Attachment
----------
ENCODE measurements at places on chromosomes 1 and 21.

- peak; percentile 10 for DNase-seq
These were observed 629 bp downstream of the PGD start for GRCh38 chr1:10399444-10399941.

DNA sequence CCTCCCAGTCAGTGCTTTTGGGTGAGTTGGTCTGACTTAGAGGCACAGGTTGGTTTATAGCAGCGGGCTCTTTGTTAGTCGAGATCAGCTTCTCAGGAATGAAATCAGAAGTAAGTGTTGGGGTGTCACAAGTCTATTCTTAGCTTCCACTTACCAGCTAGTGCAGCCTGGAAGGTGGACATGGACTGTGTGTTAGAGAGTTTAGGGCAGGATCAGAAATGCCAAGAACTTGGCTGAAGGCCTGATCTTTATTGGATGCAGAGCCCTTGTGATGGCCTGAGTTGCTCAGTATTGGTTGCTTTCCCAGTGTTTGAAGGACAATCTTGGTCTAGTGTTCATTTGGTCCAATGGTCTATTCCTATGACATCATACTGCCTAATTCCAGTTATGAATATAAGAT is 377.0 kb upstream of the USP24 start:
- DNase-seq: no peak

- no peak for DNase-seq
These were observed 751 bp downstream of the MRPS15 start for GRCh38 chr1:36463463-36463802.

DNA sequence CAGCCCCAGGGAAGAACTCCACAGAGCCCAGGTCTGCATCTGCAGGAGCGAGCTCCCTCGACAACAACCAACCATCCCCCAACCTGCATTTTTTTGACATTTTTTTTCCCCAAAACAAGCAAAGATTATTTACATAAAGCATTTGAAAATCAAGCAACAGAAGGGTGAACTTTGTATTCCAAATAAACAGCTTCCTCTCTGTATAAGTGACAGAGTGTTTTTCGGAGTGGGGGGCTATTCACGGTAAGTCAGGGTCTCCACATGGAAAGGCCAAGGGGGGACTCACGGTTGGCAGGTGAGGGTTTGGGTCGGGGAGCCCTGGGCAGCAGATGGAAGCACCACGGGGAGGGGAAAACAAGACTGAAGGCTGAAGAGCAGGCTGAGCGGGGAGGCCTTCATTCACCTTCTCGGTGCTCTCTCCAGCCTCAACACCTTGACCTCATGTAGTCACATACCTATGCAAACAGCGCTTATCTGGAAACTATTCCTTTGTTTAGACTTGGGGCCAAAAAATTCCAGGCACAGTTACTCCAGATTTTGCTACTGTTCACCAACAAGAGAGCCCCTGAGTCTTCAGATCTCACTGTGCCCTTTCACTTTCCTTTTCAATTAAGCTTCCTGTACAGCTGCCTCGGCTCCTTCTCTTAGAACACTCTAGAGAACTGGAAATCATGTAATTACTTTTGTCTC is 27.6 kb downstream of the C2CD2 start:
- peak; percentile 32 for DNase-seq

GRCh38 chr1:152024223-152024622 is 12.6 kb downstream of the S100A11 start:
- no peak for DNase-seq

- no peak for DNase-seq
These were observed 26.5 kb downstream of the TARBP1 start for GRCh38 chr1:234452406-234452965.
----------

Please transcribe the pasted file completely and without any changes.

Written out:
ENCODE measurements at places on chromosomes 1 and 21.

- peak; percentile 10 for DNase-seq
These were observed 629 bp downstream of the PGD start for GRCh38 chr1:10399444-10399941.

DNA sequence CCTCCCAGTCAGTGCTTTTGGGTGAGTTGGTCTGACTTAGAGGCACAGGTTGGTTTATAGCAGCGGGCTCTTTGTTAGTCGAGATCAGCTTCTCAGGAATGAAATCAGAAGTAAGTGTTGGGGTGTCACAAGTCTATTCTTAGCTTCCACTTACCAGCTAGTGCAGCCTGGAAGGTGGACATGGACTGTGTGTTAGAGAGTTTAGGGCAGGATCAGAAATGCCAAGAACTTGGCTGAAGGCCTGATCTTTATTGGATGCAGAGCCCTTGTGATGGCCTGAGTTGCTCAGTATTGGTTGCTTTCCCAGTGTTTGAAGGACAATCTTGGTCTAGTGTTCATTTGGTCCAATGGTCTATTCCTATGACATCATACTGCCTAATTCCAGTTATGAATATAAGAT is 377.0 kb upstream of the USP24 start:
- DNase-seq: no peak

- no peak for DNase-seq
These were observed 751 bp downstream of the MRPS15 start for GRCh38 chr1:36463463-36463802.

DNA sequence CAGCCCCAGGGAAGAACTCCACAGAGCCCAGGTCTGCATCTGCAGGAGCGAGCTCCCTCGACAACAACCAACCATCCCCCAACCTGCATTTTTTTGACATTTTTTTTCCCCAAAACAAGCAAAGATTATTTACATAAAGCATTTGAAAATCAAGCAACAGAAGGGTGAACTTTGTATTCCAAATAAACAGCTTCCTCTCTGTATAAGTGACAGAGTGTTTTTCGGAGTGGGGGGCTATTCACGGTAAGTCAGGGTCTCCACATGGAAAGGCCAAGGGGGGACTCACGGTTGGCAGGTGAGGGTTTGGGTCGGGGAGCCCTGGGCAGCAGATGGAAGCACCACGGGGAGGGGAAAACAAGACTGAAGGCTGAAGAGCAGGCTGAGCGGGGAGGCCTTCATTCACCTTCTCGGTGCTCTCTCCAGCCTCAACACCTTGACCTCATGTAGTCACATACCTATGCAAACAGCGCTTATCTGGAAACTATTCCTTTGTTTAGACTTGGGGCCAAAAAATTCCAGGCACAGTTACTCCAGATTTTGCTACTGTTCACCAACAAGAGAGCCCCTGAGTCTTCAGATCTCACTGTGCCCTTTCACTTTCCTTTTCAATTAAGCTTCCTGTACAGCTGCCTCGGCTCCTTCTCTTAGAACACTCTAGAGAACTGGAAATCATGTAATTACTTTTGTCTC is 27.6 kb downstream of the C2CD2 start:
- peak; percentile 32 for DNase-seq

GRCh38 chr1:152024223-152024622 is 12.6 kb downstream of the S100A11 start:
- no peak for DNase-seq

- no peak for DNase-seq
These were observed 26.5 kb downstream of the TARBP1 start for GRCh38 chr1:234452406-234452965.